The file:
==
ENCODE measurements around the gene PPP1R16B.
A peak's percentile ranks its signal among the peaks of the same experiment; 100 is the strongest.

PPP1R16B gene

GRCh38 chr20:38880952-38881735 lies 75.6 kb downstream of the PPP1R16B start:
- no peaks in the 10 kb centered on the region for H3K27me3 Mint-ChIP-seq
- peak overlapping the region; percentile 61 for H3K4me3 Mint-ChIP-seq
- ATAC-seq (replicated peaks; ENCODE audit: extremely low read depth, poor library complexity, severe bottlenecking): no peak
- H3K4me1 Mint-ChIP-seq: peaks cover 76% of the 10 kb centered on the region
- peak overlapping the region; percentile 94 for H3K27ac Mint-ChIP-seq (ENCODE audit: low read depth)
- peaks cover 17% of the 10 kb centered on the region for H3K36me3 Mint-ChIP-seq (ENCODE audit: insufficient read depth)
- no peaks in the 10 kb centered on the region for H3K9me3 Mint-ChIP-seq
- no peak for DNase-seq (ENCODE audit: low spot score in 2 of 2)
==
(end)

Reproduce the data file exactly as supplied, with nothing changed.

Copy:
ENCODE measurements around the gene PPP1R16B.
A peak's percentile ranks its signal among the peaks of the same experiment; 100 is the strongest.

PPP1R16B gene

GRCh38 chr20:38880952-38881735 lies 75.6 kb downstream of the PPP1R16B start:
- no peaks in the 10 kb centered on the region for H3K27me3 Mint-ChIP-seq
- peak overlapping the region; percentile 61 for H3K4me3 Mint-ChIP-seq
- ATAC-seq (replicated peaks; ENCODE audit: extremely low read depth, poor library complexity, severe bottlenecking): no peak
- H3K4me1 Mint-ChIP-seq: peaks cover 76% of the 10 kb centered on the region
- peak overlapping the region; percentile 94 for H3K27ac Mint-ChIP-seq (ENCODE audit: low read depth)
- peaks cover 17% of the 10 kb centered on the region for H3K36me3 Mint-ChIP-seq (ENCODE audit: insufficient read depth)
- no peaks in the 10 kb centered on the region for H3K9me3 Mint-ChIP-seq
- no peak for DNase-seq (ENCODE audit: low spot score in 2 of 2)